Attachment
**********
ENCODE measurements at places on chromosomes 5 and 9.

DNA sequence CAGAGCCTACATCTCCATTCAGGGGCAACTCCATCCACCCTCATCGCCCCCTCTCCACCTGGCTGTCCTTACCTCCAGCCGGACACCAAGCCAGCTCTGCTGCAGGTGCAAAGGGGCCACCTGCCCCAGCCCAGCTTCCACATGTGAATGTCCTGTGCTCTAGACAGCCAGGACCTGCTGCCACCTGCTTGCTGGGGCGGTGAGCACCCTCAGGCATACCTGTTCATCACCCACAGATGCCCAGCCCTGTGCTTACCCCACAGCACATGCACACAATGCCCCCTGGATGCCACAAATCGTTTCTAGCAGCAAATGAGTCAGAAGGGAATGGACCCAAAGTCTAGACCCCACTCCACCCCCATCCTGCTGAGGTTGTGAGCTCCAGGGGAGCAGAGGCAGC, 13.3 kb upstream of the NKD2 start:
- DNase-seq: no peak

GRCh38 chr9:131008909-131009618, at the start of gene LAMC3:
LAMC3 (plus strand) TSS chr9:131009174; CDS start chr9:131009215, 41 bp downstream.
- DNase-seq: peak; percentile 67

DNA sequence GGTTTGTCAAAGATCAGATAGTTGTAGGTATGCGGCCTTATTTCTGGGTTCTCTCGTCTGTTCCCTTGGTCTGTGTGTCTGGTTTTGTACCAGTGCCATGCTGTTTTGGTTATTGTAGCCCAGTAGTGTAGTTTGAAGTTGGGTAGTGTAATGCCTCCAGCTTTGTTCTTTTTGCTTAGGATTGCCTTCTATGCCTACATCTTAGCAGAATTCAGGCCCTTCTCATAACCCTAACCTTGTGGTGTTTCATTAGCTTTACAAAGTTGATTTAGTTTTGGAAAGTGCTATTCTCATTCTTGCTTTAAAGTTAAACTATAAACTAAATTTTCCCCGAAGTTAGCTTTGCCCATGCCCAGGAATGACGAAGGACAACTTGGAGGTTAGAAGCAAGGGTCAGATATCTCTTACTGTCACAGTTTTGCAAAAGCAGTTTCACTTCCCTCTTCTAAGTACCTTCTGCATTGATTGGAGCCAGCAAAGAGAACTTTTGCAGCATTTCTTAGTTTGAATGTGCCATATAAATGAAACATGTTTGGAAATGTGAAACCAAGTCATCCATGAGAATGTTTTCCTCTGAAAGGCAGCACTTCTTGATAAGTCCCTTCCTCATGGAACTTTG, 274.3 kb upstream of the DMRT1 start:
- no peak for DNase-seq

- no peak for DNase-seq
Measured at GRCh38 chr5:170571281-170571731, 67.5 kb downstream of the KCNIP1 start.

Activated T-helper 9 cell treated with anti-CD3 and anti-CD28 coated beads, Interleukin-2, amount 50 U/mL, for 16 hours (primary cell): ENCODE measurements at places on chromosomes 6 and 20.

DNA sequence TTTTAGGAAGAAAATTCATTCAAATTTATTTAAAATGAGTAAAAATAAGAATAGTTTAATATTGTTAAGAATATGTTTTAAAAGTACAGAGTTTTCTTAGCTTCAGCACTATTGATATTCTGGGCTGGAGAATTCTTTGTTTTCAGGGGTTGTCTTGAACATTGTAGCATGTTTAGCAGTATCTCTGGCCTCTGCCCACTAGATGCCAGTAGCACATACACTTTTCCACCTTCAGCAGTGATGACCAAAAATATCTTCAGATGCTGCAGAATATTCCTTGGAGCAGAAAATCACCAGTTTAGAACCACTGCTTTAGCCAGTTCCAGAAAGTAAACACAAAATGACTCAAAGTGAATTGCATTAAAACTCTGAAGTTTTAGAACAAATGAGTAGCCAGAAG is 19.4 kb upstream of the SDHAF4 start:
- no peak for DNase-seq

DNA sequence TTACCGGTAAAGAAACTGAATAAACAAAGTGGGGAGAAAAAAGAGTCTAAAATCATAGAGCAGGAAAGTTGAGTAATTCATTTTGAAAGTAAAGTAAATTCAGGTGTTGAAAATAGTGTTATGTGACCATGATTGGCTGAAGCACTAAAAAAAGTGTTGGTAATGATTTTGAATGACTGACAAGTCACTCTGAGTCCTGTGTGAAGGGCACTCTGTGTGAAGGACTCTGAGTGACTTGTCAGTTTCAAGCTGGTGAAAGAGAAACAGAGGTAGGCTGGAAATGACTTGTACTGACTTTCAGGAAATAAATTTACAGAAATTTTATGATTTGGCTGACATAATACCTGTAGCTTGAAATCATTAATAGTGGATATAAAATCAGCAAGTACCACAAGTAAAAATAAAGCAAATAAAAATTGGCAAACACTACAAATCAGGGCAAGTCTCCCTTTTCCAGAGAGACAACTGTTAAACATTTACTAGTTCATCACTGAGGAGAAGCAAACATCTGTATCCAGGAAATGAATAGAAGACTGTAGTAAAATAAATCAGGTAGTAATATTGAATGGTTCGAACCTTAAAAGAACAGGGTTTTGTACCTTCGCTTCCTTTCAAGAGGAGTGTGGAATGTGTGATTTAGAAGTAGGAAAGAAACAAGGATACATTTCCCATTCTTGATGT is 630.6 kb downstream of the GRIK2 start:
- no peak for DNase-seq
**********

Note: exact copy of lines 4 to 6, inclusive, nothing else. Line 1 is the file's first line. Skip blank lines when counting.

GRCh38 chr9:131008909-131009618, at the start of gene LAMC3:
LAMC3 (plus strand) TSS chr9:131009174; CDS start chr9:131009215, 41 bp downstream.
- DNase-seq: peak; percentile 67